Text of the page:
Will they decrease or increase emissions? If the latter, how should AV technology be deployed in a way that reduces emissions and improves public health (hint: electric drive paired with renewable energy)? Will AVs improve access to mobility to the disabled, elderly, and disadvantaged, or will this technology be a benefit for only those who can afford to access it? How can we support truck drivers if AV tech takes over the trucking industry?

To ensure AVs not only make our roads safer, but also make our transportation systems and communities better for everyone, the coming AV regulations must be guided by sound science that forecasts the potential impacts of AVs, and not shy away from addressing the larger questions posed by this technology. The DOT should also gather data on how AVs operate in real driving conditions, and then update the regulations to ensure that AVs are helping the U.S. reach broader transportation and climate goals.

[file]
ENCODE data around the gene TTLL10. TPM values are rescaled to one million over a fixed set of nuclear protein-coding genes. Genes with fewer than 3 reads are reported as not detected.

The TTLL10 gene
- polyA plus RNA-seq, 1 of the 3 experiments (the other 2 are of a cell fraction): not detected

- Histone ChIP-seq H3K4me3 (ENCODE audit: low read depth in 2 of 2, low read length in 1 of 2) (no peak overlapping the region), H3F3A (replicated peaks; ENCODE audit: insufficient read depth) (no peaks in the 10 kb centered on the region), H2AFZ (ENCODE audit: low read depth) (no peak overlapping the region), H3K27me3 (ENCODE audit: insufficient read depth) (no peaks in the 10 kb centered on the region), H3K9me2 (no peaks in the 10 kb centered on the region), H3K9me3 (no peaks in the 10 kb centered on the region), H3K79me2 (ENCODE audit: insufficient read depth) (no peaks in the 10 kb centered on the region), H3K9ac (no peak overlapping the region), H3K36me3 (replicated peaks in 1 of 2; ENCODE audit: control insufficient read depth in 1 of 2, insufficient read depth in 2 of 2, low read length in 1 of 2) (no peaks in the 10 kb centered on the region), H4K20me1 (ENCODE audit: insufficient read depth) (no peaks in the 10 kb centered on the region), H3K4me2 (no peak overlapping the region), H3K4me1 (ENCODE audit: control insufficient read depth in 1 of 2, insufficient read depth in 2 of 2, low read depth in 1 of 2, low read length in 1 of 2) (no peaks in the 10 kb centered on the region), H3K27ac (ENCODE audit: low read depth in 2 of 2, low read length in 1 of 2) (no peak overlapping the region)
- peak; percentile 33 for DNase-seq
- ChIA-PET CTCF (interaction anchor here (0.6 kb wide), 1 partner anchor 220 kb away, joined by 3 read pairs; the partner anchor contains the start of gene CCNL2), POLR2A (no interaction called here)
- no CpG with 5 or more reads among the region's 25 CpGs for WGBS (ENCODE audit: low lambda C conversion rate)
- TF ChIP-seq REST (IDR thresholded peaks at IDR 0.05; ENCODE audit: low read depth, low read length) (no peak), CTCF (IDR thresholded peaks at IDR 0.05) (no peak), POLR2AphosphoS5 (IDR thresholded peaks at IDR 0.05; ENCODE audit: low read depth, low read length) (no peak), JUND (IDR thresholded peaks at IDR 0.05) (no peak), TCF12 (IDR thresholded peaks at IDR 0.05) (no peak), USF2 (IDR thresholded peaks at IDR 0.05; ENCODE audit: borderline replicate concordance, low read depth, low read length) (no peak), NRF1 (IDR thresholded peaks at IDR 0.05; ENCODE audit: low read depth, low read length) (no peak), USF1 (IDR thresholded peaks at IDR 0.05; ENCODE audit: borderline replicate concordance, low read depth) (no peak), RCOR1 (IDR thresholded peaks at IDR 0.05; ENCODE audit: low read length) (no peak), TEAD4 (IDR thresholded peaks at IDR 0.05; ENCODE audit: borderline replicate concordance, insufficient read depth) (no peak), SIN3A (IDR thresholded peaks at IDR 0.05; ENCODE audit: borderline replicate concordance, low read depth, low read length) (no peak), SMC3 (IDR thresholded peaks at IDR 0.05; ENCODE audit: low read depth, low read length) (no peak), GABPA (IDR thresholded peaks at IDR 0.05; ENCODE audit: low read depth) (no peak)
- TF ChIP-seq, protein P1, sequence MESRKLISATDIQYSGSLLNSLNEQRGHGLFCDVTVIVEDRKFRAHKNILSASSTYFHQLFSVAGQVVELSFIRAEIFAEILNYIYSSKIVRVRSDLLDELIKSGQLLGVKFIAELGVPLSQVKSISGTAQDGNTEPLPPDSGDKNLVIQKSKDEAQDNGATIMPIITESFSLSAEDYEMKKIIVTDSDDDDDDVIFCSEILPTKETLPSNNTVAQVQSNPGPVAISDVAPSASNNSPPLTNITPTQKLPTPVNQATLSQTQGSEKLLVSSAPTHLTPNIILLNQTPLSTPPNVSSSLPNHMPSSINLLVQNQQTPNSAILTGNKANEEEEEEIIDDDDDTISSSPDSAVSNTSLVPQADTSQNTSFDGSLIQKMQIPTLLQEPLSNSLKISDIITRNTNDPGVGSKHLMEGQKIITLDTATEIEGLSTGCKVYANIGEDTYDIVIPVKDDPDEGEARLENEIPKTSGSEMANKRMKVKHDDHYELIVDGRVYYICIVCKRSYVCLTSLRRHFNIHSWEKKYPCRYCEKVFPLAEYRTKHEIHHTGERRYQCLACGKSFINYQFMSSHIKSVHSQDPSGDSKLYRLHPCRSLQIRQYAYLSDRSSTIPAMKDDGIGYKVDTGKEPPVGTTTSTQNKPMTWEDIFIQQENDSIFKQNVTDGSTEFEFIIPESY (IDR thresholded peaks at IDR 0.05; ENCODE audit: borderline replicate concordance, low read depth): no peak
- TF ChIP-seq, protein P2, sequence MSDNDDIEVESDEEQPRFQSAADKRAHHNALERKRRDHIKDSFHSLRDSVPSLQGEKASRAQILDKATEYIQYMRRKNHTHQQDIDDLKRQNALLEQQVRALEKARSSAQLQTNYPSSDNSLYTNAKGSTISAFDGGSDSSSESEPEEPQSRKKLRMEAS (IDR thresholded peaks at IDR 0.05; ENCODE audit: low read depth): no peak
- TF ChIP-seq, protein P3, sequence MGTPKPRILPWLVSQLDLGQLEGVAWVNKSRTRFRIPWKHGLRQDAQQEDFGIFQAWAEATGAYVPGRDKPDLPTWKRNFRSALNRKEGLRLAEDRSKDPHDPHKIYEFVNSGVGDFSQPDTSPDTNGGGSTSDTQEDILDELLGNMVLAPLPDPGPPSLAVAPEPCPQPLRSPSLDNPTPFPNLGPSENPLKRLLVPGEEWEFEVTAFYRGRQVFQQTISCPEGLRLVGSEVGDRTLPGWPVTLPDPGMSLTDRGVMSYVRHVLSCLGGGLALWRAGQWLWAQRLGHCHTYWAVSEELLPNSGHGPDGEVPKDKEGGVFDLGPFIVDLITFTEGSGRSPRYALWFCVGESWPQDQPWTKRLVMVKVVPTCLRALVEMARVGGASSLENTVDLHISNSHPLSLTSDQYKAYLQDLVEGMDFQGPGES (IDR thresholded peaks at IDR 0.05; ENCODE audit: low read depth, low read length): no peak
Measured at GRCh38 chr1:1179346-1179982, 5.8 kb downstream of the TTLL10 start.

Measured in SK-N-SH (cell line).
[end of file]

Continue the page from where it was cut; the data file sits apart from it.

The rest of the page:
To highlight the role and importance science must play in the AV policy process, UCS is developing a set of principles that should guide the introduction of AV policy and will be commenting on this guidance and future AV rulemakings. AV technology, along with electric vehicle drivetrains and shared vehicle services like Uber or Lyft, are fundamentally changing transportation. Whether they are changing transportation for better or worse may greatly depend on whether we have science-based policies in place (before we’re all too busy eating Cheese-Its and watching Netflix in our driverless cars).

Originally posted here.